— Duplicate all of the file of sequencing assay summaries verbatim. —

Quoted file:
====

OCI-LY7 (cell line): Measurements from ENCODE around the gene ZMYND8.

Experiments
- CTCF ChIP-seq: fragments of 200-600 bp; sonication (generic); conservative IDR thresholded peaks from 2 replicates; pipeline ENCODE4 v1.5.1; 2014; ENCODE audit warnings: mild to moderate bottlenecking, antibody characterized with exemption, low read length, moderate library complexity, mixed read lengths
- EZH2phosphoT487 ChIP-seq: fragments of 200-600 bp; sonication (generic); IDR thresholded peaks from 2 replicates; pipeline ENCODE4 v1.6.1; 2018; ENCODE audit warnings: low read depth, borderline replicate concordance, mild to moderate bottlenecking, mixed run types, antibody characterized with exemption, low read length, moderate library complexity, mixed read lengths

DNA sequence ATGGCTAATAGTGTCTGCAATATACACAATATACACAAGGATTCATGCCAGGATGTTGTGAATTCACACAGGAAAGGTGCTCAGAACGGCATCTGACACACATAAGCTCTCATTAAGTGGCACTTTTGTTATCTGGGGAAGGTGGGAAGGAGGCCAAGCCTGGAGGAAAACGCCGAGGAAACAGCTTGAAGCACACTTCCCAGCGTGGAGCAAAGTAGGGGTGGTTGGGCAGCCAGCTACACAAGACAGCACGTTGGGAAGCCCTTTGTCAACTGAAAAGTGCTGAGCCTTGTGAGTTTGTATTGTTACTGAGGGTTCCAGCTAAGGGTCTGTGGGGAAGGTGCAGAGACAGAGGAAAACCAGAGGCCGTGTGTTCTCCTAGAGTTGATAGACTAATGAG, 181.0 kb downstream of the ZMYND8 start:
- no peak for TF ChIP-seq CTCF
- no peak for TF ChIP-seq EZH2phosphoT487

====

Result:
OCI-LY7 (cell line): Measurements from ENCODE around the gene ZMYND8.

Experiments
- CTCF ChIP-seq: fragments of 200-600 bp; sonication (generic); conservative IDR thresholded peaks from 2 replicates; pipeline ENCODE4 v1.5.1; 2014; ENCODE audit warnings: mild to moderate bottlenecking, antibody characterized with exemption, low read length, moderate library complexity, mixed read lengths
- EZH2phosphoT487 ChIP-seq: fragments of 200-600 bp; sonication (generic); IDR thresholded peaks from 2 replicates; pipeline ENCODE4 v1.6.1; 2018; ENCODE audit warnings: low read depth, borderline replicate concordance, mild to moderate bottlenecking, mixed run types, antibody characterized with exemption, low read length, moderate library complexity, mixed read lengths

DNA sequence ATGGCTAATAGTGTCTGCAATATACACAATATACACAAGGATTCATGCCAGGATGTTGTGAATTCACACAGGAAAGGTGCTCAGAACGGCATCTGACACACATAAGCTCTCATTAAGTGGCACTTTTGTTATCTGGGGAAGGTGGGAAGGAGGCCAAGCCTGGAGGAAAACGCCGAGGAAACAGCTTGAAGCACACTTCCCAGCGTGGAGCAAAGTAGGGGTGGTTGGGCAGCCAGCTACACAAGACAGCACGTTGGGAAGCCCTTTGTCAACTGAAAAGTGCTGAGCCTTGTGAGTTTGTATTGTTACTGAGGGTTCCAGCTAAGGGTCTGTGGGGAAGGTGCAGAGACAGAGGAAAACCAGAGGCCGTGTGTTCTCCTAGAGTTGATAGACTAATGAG, 181.0 kb downstream of the ZMYND8 start:
- no peak for TF ChIP-seq CTCF
- no peak for TF ChIP-seq EZH2phosphoT487